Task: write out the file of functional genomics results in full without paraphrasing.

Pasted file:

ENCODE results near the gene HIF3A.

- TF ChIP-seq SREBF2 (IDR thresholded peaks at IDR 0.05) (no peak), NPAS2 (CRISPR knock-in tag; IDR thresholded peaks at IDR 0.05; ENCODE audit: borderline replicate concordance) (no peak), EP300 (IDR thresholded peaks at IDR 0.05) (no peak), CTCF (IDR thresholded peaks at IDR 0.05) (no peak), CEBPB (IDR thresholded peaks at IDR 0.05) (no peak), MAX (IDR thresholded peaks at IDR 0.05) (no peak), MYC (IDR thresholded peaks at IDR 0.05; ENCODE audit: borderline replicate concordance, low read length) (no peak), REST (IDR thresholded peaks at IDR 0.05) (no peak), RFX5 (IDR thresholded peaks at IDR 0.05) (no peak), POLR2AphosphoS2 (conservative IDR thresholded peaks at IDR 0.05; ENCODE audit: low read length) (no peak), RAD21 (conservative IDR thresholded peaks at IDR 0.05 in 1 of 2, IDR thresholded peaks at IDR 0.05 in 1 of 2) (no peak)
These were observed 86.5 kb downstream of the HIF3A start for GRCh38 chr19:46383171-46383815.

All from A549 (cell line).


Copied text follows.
ENCODE results near the gene HIF3A.

- TF ChIP-seq SREBF2 (IDR thresholded peaks at IDR 0.05) (no peak), NPAS2 (CRISPR knock-in tag; IDR thresholded peaks at IDR 0.05; ENCODE audit: borderline replicate concordance) (no peak), EP300 (IDR thresholded peaks at IDR 0.05) (no peak), CTCF (IDR thresholded peaks at IDR 0.05) (no peak), CEBPB (IDR thresholded peaks at IDR 0.05) (no peak), MAX (IDR thresholded peaks at IDR 0.05) (no peak), MYC (IDR thresholded peaks at IDR 0.05; ENCODE audit: borderline replicate concordance, low read length) (no peak), REST (IDR thresholded peaks at IDR 0.05) (no peak), RFX5 (IDR thresholded peaks at IDR 0.05) (no peak), POLR2AphosphoS2 (conservative IDR thresholded peaks at IDR 0.05; ENCODE audit: low read length) (no peak), RAD21 (conservative IDR thresholded peaks at IDR 0.05 in 1 of 2, IDR thresholded peaks at IDR 0.05 in 1 of 2) (no peak)
These were observed 86.5 kb downstream of the HIF3A start for GRCh38 chr19:46383171-46383815.

All from A549 (cell line).